The Western Province of Sri Lanka is now the most densely populated province of Sri Lanka. It is home to the legislative capital Sri Jayawardenapura as well to Colombo, the nation’s administrative and business centre. The western province of Sri Lanka in 1861 had the area of 3,820 square miles and its inhabitants were 595,000. The mission of Alutkuru Korale was in the Western Province, one of the six administrative provinces in then Ceylon. The Vicariate Apostolic of the South or of Colombo comprised of the Southern, Western, and Central Provinces in 1861.
The mission of Alutkuru Korale was on the east of Colombo-Negombo main road; it began from the 7th mile from Colombo towards the direction of Negombo extended till the 10th miles from Negombo, having the mission of Negombo to the north, the mission of Pamunugama to the west, and to the east a portion of the Negombo mission. According to the Ecclesiastical Returns of the Southern Vicariate for 1852, the areas of Palliyawatta, Nayakakanda, Uswetikeyawa, Mahapamunugama, Mahadalvala, Bopitiya, Talahena, Udammita, Dehiyagatha, Kotugoda, Tudella, Midellavita, Kanuwana, Weligampitiya, Wevala, Kandana, Nagoda, Ragama, and Mabole form together the mission of Alutkuru Korale. The word ‘Korale’ refers an administrative division. In the whole of mission there were 19 centres with a population of 11,949 Catholics, entrusted to the care of three missionaries in 1852. The Catholics are mixed with the Buddhists and with some Protestants. The inhabitants were Sinhala people.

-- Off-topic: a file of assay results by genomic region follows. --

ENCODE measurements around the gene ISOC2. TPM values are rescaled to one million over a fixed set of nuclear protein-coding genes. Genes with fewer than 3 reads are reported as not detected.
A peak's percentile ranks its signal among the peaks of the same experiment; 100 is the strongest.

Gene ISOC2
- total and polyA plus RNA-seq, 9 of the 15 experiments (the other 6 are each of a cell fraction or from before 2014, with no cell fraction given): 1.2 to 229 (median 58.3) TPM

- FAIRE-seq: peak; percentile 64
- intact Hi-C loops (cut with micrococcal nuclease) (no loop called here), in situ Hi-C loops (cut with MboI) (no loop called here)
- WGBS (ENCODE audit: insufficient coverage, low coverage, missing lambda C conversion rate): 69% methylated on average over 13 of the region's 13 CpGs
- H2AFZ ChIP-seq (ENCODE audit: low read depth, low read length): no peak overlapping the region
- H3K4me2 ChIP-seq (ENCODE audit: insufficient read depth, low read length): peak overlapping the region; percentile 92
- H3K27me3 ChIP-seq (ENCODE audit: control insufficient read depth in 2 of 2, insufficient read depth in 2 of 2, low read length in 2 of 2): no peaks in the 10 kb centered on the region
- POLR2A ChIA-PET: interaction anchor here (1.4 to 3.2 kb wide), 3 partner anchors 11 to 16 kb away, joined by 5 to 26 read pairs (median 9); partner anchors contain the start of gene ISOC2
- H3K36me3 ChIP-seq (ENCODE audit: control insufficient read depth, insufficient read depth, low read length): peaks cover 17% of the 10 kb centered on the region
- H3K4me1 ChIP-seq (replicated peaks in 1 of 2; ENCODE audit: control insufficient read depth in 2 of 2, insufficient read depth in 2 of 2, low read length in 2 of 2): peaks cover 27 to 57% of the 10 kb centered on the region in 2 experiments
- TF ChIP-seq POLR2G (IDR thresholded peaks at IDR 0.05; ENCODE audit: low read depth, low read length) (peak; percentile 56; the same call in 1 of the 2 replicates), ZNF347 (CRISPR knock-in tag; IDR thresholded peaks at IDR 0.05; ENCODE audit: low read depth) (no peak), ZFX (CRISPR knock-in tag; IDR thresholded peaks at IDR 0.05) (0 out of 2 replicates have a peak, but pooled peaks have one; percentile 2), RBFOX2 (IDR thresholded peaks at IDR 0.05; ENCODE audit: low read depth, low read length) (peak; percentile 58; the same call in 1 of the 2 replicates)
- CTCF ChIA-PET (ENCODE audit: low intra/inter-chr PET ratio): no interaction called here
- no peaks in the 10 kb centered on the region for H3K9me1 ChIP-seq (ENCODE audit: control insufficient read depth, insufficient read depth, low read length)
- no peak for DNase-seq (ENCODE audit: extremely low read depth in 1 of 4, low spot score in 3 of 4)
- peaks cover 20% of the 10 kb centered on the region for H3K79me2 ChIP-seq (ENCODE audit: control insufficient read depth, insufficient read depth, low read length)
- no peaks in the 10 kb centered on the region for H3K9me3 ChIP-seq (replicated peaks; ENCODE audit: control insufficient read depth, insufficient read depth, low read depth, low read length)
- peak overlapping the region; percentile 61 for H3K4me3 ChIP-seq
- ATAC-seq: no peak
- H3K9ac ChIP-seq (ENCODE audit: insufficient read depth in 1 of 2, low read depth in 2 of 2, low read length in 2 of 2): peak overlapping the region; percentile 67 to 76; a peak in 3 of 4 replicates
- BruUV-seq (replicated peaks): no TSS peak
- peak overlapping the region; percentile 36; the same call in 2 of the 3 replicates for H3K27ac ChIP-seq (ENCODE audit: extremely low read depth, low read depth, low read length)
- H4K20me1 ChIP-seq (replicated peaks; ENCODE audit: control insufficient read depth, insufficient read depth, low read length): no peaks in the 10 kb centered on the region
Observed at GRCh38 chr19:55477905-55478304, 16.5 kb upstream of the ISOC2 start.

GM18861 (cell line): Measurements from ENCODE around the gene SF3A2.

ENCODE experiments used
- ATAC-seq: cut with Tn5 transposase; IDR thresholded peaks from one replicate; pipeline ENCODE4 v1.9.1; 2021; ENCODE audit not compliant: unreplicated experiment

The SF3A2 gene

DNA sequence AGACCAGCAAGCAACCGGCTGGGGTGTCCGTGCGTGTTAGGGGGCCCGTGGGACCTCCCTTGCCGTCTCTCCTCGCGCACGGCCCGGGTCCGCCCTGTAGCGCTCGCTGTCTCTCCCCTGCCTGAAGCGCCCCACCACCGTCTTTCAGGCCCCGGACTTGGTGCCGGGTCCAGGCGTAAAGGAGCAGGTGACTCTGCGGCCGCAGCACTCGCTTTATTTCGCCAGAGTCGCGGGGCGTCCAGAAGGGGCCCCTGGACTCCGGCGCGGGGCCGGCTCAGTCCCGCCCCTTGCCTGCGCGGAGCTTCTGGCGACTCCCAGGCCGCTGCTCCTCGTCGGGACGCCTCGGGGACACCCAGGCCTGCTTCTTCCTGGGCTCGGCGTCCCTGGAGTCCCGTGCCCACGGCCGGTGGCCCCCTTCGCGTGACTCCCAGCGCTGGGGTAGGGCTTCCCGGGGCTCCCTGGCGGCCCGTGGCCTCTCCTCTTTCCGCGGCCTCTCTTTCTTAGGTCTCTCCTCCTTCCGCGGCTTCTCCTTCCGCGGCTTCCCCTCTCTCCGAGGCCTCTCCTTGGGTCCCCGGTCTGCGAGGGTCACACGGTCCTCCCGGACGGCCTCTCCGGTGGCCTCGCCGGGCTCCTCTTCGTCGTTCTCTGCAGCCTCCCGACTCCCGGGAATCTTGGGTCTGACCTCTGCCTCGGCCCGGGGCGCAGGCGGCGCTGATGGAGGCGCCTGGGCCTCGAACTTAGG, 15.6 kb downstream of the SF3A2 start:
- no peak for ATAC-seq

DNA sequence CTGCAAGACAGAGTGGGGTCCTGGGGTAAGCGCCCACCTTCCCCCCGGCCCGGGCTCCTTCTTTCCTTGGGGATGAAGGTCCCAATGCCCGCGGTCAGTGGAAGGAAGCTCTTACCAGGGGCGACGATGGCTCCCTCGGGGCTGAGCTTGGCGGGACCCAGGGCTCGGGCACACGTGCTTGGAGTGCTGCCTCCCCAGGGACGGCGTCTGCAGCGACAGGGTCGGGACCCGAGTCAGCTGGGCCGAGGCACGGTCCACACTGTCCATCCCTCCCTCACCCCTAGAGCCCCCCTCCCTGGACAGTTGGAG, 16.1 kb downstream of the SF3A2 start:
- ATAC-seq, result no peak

The Oblate missionaries came to the Vicariate of the South in 1851, when Mgr. Eugene de Mazenod at the request of Propaganda Fide sent four Oblates to the Vicariate Apostolic of the South. It was the first group of Oblates to be sent to the Southern (Colombo) Vicariate. They were placed under the jurisdiction of Bishop Giuseppe Maria Bravi, a Sylvestrine, Vicar Apostolic of Colombo, whereas the Oblates who were already working since 1847 in the North were under the jurisdiction of Bishop Orazio Bettachini, an Oratorian, Vicar Apostolic of Jaffna. But both groups had Fr. Étienne Semeria, o.m.i., as their Religious Superior.